Opinions of Mon, 23 Apr 201832
Ebony’s father should stop speaking to the media about his daughter
We have said enough about the young lady and that should be enough: her name must rest now.
When the sun sets and life takes a new chapter, it is important to focus on today because indeed, only today can go wrong. Dead people have left this world of troubles and deserve their peace of mind wherever they find themselves.
Unfortunately, once a person becomes a celebrity, his life and death is given so much attention that it appears the rest of us don’t really matter. But such is the price and reward for being a star, they pay more for their mistakes than we do and deserve more sympathy than we do in times of tragedy. I call it balance.
The truth though is, once they are buried, everyone moves to the next day.
Unfortunately, Ebony’s dad is keeping the young lady name needlessly trending and wrongly so for nearly 20 days after her burial.
I think the man should cut off the celebrity status he has assumed since his daughter’s death and live his life behind the cameras like it always was until the day we heard the bad news. If he sees an opportunity to be something popular, he has the right to do so but he appears to be taking undue advantage of Ebony’s death and that is to me appalling. I will come to this.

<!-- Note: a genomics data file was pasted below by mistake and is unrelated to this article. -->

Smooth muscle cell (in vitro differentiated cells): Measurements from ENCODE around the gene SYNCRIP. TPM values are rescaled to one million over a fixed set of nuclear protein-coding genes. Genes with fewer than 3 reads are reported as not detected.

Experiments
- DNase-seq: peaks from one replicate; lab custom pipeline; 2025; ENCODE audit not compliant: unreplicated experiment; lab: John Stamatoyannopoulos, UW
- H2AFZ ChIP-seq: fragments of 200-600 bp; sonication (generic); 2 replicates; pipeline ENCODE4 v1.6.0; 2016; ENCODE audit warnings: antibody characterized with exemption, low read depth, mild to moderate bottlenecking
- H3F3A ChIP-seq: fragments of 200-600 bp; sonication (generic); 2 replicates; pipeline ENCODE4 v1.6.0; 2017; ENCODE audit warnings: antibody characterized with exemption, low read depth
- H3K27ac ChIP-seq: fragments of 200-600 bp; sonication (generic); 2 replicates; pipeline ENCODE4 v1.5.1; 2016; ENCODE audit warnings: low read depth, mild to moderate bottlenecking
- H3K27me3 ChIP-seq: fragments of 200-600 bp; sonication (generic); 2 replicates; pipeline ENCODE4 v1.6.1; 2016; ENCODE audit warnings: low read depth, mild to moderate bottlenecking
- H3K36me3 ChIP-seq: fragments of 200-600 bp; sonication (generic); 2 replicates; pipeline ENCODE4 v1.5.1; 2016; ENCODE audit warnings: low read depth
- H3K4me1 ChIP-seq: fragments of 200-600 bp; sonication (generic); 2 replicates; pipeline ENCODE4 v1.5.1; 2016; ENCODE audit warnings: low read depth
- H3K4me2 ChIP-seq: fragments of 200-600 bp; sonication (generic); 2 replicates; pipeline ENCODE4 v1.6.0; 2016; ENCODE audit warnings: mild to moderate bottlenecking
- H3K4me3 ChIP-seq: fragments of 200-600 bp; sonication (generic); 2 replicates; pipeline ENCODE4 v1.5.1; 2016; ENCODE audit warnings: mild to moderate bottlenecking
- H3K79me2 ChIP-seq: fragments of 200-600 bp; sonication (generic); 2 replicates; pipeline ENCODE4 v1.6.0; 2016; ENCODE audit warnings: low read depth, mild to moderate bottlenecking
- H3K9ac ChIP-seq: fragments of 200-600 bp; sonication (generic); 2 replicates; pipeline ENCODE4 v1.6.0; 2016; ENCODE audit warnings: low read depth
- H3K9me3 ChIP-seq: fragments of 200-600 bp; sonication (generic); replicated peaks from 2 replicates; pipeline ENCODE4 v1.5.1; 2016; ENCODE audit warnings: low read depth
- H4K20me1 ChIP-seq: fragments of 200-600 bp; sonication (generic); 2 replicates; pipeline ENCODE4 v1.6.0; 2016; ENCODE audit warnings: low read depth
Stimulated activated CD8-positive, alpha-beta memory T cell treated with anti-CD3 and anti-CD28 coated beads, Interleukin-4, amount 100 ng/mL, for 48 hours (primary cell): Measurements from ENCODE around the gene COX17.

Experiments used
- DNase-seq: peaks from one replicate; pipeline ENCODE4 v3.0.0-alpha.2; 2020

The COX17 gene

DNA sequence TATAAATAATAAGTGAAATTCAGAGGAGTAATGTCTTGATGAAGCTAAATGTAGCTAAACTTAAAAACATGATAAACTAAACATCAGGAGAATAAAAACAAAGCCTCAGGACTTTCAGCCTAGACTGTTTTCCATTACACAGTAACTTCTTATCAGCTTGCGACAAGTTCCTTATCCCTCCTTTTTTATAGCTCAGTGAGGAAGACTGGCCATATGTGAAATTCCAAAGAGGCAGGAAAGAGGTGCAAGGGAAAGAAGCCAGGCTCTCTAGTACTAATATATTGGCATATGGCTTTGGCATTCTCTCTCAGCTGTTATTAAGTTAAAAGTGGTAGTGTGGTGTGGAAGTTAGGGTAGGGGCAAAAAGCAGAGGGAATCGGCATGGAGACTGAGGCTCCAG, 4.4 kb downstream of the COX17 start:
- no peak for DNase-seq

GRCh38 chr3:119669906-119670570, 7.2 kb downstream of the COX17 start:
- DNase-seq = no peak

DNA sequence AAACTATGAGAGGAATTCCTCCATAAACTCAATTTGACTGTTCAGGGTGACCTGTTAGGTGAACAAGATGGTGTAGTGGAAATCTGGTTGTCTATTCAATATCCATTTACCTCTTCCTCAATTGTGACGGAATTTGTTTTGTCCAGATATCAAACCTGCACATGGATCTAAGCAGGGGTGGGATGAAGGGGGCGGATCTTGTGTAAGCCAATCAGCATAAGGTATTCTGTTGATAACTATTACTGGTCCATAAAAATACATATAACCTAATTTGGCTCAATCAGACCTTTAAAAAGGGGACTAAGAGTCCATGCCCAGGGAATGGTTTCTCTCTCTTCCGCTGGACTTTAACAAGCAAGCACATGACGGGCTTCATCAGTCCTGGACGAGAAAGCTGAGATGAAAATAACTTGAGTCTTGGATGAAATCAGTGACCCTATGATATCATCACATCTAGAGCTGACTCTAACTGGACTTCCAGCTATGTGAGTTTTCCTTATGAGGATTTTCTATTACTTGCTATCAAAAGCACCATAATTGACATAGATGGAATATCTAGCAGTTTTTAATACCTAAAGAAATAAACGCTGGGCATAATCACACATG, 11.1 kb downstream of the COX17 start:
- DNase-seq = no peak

Even after presenting himself as a father who offered unflinching support to his daughter career-wise, it appears that the man had no idea whatsoever about Ebony’s working relationship with Bullet and even the details of the contract she signed with Ruff Town Records. It was after all this has taken place that Ebony brought Bullet home to meet him.
This is strange to be because the man creates the impression that he was all involved in her career. A father who supported her in the way he purports would have played a role in her first ever professional contract.
If he invested directly in Ebony’s career prior to her meeting Bullet, he’d have at least been a witness to her contract or played a part in the negotiation. I am saying this because I have heard him in several interviews outlining his unprecedented support for his daughter's career. Clearly, his support was by allowing her to chase her dreams without hindrance.
That is not a bad thing because it is rare to find parents in Ghana who’d agree to let their daughters quit SHS at form three to pursue a music career and it arguably paid off. People unfairly attribute her death to her upbringing but that to me is unfair and an unintelligent argument to make.
Nothing shows that she’d have lived longer if she was brought up like the way people wanted him to raise her. She probably would have died even earlier.
But that is not the point of this post, this is it:
In an interview with Kwesi Aboagye of Peace FM recently and another on Hit FM, he sought to suggest that Ebony was abused by her Manager Bullet. He further accused Bullet of being mute about Ebony’s royalties and earnings from iTunes, Youtube and what have you.